James Madison was not the only one who held this deep conviction. Thomas Jefferson, the author of a great portion of the Declaration, stated “I have considered it [religion] as a matter between every man and his maker, in which no other, and far less the public, had a right to intermeddle.”[2] Some have argued that the Founding Fathers found religious freedom so important that it was the first right given in the Constitution.

Congress shall make no law respecting an establishment of religion, or prohibiting the free exercise thereof; or abridging the freedom of speech, or of the press; or the right of the people peaceably to assemble, and to petition the Government for a redress of grievances.[3]

The Founders wrote from their deeply held Christian beliefs. They understood that what they sought to create was a nation where a beautiful religious pluralism could be achieved. Christians believe that God is sovereign and making Himself known to the people in the U.S. and abroad. Christians, like other faiths, have the opportunity to proselytize through missions and evangelism. Jesus reminds Christians, in Matthew 13:1-58 (ESV), to plant the seed and the Holy Spirit will do the work, meaning, present the gospel and leave the rest to God. Therefore, there is no need to suppress other religions or religious expressions.

The Founders, having a deep understanding of this principle, devised freedoms not just for their fellow Christians but for all citizens. Thomas Jefferson knew well that the those who are persecuted would look to the U.S. as a defender of religious pluralism. “A just and solid republican government maintained here, will be a standing monument and example for the aim and imitation of the people of other countries.”[4] The U.S. is still revered as a beacon of hope and defender of religious freedom across the globe. Religious freedom is an inalienable right because it transcends time, place, and national borders. It is a right that should not be infringed upon because of its inherent inalienable nature.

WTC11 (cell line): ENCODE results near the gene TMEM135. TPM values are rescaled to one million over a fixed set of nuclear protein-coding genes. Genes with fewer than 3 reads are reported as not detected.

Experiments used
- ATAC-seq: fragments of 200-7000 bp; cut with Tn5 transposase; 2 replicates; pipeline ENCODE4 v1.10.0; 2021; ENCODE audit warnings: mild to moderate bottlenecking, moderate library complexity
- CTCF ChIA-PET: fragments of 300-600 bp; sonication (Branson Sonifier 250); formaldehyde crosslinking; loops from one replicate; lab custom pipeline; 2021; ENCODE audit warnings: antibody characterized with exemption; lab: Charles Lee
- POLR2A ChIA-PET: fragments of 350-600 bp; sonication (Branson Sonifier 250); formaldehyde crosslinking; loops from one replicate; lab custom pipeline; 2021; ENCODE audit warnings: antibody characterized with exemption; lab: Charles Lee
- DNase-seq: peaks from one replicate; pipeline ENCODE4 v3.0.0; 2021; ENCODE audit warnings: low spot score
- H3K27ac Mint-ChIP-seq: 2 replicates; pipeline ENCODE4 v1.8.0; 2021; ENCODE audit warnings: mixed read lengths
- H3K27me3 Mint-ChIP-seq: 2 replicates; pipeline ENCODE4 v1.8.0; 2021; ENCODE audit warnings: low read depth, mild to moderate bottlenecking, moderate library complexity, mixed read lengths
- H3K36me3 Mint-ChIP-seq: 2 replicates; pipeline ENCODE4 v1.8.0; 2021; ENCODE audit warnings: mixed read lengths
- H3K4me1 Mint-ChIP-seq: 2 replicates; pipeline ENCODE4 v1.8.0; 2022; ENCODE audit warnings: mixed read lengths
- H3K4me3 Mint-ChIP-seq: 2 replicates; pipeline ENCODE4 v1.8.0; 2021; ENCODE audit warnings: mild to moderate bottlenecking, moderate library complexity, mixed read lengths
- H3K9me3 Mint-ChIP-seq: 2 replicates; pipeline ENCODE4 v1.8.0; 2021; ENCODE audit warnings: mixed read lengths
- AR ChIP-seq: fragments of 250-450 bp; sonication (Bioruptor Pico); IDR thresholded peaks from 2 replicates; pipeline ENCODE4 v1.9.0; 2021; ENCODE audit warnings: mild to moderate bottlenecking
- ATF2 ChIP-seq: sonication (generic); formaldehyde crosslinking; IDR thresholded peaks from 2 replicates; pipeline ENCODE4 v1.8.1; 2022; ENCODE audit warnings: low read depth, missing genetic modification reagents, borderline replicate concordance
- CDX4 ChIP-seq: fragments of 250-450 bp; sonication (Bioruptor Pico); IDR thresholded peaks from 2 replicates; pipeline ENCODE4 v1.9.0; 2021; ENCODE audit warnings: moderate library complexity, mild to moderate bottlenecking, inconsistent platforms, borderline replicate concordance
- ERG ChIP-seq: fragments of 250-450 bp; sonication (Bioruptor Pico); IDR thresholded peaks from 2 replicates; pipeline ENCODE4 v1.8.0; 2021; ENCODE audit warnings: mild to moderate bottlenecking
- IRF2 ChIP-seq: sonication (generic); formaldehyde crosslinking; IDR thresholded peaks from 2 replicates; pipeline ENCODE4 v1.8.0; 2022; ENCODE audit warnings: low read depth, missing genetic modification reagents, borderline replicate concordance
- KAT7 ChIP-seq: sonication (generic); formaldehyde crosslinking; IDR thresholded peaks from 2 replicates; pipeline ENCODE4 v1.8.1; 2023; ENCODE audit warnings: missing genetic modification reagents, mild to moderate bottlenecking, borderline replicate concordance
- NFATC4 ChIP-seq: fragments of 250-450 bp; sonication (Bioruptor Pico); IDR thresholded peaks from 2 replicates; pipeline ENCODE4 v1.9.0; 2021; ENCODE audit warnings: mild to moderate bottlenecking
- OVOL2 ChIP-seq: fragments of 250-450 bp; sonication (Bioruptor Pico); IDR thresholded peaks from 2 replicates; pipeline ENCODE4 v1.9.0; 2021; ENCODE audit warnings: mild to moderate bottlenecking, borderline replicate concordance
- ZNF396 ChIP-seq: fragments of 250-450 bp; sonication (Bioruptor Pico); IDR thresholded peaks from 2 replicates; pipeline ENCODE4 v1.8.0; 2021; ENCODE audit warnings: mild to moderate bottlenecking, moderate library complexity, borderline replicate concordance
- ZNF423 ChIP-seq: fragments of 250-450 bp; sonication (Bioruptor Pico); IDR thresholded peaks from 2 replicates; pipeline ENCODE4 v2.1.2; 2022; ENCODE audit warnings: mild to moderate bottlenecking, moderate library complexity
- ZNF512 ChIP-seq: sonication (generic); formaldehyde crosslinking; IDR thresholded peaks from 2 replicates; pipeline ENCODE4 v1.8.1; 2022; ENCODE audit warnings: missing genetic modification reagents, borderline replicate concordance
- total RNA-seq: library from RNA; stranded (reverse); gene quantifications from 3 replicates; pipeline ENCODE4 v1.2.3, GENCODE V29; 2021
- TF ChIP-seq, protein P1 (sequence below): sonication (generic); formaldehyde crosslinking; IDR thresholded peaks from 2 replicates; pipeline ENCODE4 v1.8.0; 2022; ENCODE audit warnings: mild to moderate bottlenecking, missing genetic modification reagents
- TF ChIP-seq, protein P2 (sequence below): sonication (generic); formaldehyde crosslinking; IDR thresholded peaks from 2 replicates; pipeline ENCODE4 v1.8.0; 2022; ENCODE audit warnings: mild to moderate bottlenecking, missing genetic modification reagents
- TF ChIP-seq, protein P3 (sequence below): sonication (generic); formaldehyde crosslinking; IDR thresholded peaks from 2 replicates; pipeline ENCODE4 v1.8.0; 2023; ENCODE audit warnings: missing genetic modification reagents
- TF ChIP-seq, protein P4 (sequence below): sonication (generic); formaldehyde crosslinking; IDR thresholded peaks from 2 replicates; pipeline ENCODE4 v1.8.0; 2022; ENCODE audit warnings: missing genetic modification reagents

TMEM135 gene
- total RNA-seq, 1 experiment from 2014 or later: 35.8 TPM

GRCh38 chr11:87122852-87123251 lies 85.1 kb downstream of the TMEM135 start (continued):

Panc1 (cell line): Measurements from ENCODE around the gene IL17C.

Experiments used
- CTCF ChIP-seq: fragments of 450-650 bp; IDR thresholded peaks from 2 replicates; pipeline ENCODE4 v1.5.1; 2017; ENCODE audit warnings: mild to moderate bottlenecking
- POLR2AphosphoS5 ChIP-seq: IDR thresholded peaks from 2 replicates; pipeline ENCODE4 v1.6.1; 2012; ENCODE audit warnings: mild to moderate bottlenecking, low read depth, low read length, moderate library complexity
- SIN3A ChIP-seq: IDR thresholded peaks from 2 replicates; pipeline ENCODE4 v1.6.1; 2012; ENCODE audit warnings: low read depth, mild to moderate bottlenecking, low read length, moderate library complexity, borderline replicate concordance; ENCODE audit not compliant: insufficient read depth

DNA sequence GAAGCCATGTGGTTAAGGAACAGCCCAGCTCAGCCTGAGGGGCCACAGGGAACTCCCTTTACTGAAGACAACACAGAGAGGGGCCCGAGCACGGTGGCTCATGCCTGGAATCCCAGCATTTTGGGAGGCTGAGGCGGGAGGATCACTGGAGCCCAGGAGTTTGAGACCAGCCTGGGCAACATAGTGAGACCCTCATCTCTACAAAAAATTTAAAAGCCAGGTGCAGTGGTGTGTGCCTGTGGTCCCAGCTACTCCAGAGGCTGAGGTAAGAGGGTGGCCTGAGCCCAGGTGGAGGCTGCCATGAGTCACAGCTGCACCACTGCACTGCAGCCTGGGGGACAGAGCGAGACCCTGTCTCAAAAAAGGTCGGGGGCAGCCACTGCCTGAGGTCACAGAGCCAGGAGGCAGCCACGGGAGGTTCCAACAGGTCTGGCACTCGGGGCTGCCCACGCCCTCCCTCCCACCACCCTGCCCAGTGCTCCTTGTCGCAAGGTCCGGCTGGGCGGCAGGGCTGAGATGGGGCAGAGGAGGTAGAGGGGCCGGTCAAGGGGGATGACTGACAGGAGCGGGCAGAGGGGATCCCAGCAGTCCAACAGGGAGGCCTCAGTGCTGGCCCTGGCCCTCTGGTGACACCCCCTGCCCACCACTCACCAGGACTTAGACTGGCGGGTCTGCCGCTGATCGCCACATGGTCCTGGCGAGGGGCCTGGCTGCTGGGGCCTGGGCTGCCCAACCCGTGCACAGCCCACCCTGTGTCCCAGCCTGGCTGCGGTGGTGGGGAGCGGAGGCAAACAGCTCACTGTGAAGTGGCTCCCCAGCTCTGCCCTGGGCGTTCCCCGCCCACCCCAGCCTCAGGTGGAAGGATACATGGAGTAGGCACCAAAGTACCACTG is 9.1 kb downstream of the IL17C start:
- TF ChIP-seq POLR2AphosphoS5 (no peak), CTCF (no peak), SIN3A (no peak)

[1]https://founders.archives.gov/documents/Madison/01-08-02-0163

[2] https://founders.archives.gov/documents/Jefferson/03-06-02-0155

[3] https://www.archives.gov/founding-docs/constitution-transcript

[4]https://founders.archives.gov/documents/Jefferson/01-33-02-0156


Lisa Navarrette has studied at both Roosevelt and Harvard Universities and is currently pursuing her Doctorate in Law & Policy at Liberty University. She writes for several human rights organizations and hopes her writing will have an impact in securing justice and human rights for all people.


Disclaimer: The views and opinions expressed in this article are those of the authors and do not necessarily reflect the official policy or position of International Christian Concern or any of its affiliates.